• Hydrosphere

From the ancient Greek hydro "water" + sphere "ball".

The discontinuous water envelope of the globe, representing the totality of all water bodies of the Earth - oceans, seas, lakes, rivers, reservoirs, ponds, swamps, streams, as well as water accumulations in the form of glaciers and snow cover.

The hydrosphere is commonly divided into the world's oceans, continental surface waters and glaciers, and underground waters. The volume of the hydrosphere is 1370.3 million km3 , which is about 1/800 of the volume of the planet. 98.3% of the mass is concentrated in the world's oceans and 1.6% in the land ice. 

Most of the water is concentrated in the ocean, with much less in glaciers, continental reservoirs and groundwater. Salt ocean water makes up 96.4% of the hydrosphere; glacier water accounts for 1.86%; groundwater, 1.68%; and surface land water, just over 0.02%. The volume of fresh water is 2.5% -35 mln km³, extractable 0.3% -4.2 mln km³. 

The oceans cover about 71% of the Earth's surface. Their average depth is 3800 m, and their maximum depth (the Mariana Trench in the Pacific Ocean) is 10,994 m. The oceanic crust is composed of sedimentary and basaltic layers. 

The waters of the World Ocean contain dissolved salts (3.5% on average) and a number of gases. In particular, the upper layer of the ocean contains 140 trillion tons of carbon dioxide and 8 trillion tons of oxygen.

Surface continental waters occupy only a small proportion of the total mass of the hydrosphere, but nevertheless play a crucial role in the life of the terrestrial biosphere, being the main source of water supply, irrigation and watering. In addition, this part of the hydrosphere is in constant interaction with the atmosphere and the Earth's crust.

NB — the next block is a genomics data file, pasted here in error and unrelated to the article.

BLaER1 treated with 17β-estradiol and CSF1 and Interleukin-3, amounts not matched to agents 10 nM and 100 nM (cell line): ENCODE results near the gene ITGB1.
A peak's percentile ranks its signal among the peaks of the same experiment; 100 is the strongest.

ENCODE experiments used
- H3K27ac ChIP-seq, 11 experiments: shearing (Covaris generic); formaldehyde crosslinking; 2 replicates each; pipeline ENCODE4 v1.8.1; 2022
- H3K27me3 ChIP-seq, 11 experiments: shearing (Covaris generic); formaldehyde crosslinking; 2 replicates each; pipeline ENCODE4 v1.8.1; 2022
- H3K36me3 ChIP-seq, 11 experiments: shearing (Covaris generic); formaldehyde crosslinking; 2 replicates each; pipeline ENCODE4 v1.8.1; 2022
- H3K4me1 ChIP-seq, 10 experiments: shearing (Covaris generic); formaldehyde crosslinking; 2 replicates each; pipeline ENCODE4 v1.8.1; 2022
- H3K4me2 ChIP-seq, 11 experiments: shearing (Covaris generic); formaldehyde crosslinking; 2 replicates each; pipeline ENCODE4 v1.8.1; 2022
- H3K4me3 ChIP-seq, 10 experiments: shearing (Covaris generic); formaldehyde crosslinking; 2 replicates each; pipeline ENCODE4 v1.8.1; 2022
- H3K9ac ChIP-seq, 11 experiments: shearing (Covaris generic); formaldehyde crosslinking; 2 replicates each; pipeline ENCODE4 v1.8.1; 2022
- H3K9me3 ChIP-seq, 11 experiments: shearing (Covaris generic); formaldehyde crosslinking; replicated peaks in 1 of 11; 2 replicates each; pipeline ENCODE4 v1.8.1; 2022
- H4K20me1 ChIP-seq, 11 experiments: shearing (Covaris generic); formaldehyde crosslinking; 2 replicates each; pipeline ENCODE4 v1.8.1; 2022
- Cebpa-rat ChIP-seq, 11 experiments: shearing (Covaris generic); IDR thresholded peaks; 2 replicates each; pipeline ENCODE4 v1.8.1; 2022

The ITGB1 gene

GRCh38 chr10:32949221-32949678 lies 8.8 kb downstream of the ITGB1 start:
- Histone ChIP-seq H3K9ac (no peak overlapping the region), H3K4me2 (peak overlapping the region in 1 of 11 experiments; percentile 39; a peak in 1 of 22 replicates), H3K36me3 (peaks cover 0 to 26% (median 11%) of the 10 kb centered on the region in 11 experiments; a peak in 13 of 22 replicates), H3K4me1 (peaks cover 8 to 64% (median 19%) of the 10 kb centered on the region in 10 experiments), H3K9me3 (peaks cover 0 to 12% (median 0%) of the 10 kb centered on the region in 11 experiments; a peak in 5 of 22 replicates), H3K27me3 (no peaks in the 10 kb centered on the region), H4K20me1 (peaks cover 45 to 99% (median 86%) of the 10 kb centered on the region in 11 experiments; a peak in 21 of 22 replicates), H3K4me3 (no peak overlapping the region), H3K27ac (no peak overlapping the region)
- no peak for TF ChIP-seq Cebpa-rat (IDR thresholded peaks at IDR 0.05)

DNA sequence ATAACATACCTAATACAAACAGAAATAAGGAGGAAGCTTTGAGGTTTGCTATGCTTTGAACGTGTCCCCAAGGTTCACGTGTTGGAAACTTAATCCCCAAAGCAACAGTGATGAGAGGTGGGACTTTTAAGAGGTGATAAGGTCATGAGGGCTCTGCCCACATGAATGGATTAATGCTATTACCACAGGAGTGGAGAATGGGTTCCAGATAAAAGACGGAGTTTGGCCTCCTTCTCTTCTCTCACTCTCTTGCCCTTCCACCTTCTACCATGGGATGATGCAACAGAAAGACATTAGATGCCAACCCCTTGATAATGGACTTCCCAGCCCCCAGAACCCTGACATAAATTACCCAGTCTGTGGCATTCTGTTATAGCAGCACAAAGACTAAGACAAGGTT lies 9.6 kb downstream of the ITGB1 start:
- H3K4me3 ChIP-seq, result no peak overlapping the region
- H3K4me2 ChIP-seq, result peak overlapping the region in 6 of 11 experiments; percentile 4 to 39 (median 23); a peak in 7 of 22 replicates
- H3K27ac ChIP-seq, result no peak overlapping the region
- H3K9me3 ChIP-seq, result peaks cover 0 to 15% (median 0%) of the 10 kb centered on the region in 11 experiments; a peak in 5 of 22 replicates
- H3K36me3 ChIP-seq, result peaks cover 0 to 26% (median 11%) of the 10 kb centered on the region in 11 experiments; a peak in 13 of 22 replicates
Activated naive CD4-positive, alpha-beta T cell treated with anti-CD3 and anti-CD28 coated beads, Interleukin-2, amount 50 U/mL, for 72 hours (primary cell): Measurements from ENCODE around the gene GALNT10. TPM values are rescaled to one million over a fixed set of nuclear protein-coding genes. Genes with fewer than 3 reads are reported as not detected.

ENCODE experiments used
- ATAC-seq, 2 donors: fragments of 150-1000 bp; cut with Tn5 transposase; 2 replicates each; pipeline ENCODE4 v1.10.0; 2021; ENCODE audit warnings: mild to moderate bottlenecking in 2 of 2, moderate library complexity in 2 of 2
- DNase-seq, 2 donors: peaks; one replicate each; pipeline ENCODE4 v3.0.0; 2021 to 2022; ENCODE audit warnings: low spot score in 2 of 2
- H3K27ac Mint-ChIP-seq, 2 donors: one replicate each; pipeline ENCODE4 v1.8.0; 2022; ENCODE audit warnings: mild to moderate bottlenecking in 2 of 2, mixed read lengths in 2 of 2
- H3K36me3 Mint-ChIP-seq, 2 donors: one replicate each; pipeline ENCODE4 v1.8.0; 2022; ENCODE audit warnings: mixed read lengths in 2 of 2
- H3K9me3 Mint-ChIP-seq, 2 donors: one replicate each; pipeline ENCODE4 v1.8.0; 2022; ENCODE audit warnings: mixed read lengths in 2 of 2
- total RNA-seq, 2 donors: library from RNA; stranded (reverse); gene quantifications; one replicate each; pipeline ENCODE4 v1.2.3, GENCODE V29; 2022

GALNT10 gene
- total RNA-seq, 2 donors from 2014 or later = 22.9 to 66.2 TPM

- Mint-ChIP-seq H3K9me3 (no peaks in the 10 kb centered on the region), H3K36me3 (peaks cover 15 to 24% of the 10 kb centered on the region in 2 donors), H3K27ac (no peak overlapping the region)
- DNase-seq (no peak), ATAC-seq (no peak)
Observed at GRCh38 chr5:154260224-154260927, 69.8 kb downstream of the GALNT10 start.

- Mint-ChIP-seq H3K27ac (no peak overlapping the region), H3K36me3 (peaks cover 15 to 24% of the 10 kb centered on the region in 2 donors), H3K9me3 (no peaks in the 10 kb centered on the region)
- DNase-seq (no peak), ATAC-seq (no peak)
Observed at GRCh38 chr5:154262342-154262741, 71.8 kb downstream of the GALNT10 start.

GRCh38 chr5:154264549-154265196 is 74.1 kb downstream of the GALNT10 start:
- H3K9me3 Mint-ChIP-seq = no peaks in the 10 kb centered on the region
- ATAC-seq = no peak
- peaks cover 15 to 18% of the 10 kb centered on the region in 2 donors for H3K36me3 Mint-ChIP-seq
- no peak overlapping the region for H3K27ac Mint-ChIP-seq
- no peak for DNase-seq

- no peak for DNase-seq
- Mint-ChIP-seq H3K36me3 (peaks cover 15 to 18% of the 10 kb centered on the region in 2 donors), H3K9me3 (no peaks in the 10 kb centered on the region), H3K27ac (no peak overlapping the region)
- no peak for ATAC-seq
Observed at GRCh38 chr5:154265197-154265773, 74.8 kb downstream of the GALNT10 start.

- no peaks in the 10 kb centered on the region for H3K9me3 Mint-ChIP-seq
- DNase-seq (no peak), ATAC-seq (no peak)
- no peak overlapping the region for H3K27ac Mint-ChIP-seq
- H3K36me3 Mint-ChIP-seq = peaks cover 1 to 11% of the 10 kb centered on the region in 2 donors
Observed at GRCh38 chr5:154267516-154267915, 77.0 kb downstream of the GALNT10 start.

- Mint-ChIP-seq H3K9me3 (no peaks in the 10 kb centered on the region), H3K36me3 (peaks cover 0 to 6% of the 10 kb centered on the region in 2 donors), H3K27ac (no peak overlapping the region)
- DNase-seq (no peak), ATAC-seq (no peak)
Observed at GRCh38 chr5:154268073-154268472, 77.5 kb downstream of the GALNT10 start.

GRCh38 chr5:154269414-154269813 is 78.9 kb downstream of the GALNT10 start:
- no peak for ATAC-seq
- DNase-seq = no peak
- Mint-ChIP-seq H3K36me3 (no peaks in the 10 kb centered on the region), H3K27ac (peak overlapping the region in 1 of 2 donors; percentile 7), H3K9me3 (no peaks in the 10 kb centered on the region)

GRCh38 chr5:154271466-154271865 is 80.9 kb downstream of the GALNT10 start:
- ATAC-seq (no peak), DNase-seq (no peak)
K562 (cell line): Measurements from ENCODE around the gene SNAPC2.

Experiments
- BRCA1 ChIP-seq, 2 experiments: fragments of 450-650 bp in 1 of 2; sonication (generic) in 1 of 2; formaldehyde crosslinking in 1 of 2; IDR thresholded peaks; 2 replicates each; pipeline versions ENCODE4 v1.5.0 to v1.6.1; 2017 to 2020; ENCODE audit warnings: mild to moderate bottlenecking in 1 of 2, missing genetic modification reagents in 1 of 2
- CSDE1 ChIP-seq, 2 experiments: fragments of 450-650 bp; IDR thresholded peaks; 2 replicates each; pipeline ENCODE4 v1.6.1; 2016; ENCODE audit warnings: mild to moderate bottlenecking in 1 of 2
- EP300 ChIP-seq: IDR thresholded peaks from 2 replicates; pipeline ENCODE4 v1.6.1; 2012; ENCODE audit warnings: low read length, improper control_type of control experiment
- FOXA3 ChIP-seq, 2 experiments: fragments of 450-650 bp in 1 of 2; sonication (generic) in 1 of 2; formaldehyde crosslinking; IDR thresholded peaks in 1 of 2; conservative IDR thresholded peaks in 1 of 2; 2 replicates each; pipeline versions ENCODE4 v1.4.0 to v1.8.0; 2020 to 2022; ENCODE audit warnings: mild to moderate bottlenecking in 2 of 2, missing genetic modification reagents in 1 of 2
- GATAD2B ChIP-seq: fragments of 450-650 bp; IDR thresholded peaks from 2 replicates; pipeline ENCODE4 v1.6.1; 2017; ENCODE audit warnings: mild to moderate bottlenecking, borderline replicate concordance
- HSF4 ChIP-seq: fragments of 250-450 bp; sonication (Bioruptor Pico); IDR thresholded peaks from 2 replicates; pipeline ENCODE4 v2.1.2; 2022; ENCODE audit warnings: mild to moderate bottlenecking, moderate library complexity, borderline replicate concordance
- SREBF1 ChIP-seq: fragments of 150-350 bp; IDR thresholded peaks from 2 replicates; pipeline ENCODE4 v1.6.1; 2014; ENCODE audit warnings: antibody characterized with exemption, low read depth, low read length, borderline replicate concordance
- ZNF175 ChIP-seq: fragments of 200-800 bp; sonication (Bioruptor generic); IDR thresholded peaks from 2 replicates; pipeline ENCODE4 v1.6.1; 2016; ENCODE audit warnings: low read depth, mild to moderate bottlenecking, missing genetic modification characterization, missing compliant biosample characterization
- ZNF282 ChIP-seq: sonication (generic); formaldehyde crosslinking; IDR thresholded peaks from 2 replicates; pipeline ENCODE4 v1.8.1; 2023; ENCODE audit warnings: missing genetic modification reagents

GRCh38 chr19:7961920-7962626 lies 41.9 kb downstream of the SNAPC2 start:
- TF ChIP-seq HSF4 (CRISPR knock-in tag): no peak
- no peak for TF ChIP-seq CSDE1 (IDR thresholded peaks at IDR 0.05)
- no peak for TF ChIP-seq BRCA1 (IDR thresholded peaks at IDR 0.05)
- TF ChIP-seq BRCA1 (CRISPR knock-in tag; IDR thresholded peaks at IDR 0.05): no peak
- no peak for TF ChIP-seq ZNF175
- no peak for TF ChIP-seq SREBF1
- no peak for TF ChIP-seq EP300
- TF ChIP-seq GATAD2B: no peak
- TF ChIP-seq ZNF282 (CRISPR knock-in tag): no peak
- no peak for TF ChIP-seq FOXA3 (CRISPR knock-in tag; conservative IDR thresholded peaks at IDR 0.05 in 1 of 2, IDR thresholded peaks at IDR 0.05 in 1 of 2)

Water that is in a solid state (in the form of glaciers, snow cover and permafrost) is united under the name of the cryosphere.

The transition of water from one part of the hydrosphere to another constitutes the complex water cycle on Earth. The hydrosphere overlaps with the biosphere throughout its entire thickness, but the greatest density of living matter occurs in the surface layers warmed and illuminated by the Sun, as well as the coastal zones. The hydrosphere is thought to be where life on Earth originated. It was only at the beginning of the Paleozoic Era that animals and plants gradually emerged on land.

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